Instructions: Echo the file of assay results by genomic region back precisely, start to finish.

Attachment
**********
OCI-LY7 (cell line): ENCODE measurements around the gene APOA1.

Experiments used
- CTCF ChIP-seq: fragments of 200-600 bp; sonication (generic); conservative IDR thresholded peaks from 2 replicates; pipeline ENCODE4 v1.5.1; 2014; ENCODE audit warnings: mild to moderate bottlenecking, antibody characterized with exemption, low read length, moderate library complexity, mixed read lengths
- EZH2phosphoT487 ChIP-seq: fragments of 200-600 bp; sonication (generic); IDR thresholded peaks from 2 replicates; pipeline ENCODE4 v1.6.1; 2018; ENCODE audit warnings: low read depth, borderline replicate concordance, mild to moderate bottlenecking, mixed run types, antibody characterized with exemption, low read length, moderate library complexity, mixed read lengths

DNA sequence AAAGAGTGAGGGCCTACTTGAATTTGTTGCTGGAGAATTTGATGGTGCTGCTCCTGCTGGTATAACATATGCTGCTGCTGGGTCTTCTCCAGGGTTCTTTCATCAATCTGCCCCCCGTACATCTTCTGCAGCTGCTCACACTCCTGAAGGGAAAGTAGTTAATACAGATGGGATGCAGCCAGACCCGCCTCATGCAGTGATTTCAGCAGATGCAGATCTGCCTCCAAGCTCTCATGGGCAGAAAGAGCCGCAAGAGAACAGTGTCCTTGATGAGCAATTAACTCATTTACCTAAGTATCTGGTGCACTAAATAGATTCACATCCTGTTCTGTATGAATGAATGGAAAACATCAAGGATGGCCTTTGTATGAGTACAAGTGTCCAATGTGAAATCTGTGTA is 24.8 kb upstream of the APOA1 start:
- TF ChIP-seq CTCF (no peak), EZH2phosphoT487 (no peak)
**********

OCI-LY7 (cell line): ENCODE measurements around the gene APOA1.

Experiments used
- CTCF ChIP-seq: fragments of 200-600 bp; sonication (generic); conservative IDR thresholded peaks from 2 replicates; pipeline ENCODE4 v1.5.1; 2014; ENCODE audit warnings: mild to moderate bottlenecking, antibody characterized with exemption, low read length, moderate library complexity, mixed read lengths
- EZH2phosphoT487 ChIP-seq: fragments of 200-600 bp; sonication (generic); IDR thresholded peaks from 2 replicates; pipeline ENCODE4 v1.6.1; 2018; ENCODE audit warnings: low read depth, borderline replicate concordance, mild to moderate bottlenecking, mixed run types, antibody characterized with exemption, low read length, moderate library complexity, mixed read lengths

DNA sequence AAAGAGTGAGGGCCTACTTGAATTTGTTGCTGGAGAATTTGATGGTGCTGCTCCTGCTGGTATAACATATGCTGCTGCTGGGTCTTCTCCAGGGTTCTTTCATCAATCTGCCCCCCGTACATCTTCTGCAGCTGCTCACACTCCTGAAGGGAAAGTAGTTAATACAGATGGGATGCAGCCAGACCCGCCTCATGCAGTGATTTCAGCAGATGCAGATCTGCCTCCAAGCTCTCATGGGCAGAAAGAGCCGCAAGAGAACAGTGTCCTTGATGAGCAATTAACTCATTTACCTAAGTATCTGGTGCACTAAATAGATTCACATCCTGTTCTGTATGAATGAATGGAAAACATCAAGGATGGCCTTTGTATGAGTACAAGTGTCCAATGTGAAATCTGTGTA is 24.8 kb upstream of the APOA1 start:
- TF ChIP-seq CTCF (no peak), EZH2phosphoT487 (no peak)